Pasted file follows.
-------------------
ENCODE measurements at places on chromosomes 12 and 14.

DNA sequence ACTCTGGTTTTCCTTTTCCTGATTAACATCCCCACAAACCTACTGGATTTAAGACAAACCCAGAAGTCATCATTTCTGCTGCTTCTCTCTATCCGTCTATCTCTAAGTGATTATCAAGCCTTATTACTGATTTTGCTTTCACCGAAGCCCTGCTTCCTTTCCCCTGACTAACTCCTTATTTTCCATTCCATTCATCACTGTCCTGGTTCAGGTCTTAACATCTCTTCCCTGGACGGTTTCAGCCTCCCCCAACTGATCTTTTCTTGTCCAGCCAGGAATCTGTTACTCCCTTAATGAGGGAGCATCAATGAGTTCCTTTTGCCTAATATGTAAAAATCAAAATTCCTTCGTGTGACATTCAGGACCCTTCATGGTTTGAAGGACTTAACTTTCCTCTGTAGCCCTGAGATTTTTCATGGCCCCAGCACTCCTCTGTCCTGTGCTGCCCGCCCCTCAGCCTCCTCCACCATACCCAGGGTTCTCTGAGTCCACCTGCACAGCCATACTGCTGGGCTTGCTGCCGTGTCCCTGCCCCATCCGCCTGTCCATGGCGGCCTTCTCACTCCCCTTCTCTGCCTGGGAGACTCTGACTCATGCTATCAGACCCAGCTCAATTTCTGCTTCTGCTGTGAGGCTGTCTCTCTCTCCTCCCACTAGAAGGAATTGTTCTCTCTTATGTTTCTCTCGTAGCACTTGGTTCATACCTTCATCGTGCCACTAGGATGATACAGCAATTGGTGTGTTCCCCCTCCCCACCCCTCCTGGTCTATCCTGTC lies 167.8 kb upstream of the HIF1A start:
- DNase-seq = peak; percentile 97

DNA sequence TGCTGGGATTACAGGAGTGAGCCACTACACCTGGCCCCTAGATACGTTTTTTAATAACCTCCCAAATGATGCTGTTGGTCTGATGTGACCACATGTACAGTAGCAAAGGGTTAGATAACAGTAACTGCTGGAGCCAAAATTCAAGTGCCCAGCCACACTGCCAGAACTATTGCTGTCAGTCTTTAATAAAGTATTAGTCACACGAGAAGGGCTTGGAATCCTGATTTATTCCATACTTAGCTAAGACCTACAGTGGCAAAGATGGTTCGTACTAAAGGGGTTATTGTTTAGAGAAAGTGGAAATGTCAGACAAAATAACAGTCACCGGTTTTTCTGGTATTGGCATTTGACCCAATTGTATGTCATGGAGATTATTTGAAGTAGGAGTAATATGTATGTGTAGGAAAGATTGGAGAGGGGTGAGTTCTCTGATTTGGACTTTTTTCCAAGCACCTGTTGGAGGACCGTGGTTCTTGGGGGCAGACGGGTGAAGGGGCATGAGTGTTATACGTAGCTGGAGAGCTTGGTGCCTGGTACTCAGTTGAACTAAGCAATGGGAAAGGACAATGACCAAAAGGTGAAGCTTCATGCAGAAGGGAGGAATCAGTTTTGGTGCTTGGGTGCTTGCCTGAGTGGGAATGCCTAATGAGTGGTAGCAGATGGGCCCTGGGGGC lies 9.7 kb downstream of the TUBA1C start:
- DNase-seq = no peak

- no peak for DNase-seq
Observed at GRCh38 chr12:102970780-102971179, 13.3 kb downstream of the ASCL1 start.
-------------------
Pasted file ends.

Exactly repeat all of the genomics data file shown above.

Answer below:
ENCODE measurements at places on chromosomes 12 and 14.

DNA sequence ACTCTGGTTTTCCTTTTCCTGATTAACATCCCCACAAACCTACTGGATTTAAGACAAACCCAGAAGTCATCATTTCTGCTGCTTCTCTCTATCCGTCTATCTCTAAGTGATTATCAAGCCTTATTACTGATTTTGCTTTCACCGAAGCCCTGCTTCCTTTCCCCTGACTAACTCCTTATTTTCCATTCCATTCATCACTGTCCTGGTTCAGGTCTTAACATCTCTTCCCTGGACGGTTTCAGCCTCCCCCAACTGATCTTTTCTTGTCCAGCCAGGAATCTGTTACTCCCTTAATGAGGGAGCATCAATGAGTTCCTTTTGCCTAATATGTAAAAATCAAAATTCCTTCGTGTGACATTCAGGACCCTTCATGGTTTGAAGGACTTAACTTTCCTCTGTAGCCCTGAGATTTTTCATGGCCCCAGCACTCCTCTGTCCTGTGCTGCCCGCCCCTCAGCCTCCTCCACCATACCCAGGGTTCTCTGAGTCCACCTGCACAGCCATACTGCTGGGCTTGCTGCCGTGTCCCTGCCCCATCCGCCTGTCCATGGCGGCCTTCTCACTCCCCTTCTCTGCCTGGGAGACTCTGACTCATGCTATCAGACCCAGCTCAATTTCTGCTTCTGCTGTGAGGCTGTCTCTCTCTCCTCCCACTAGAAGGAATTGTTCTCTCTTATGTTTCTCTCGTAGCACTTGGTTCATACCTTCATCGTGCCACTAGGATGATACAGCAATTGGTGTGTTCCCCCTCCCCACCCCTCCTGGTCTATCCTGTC lies 167.8 kb upstream of the HIF1A start:
- DNase-seq = peak; percentile 97

DNA sequence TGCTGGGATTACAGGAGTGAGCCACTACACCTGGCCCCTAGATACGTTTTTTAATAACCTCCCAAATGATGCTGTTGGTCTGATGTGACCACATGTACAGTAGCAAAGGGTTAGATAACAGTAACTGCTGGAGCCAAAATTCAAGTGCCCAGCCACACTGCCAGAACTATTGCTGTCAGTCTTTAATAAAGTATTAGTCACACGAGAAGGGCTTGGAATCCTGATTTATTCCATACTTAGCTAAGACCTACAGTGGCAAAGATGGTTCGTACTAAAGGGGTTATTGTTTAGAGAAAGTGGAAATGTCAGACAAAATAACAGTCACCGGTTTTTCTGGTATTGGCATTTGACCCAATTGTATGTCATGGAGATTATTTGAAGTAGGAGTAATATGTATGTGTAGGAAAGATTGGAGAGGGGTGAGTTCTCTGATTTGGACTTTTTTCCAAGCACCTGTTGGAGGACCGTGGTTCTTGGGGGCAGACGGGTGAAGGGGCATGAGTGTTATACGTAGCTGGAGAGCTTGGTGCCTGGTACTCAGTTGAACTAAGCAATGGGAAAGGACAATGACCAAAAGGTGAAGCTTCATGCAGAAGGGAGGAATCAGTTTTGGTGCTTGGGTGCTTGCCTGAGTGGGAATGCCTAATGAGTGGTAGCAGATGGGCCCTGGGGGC lies 9.7 kb downstream of the TUBA1C start:
- DNase-seq = no peak

- no peak for DNase-seq
Observed at GRCh38 chr12:102970780-102971179, 13.3 kb downstream of the ASCL1 start.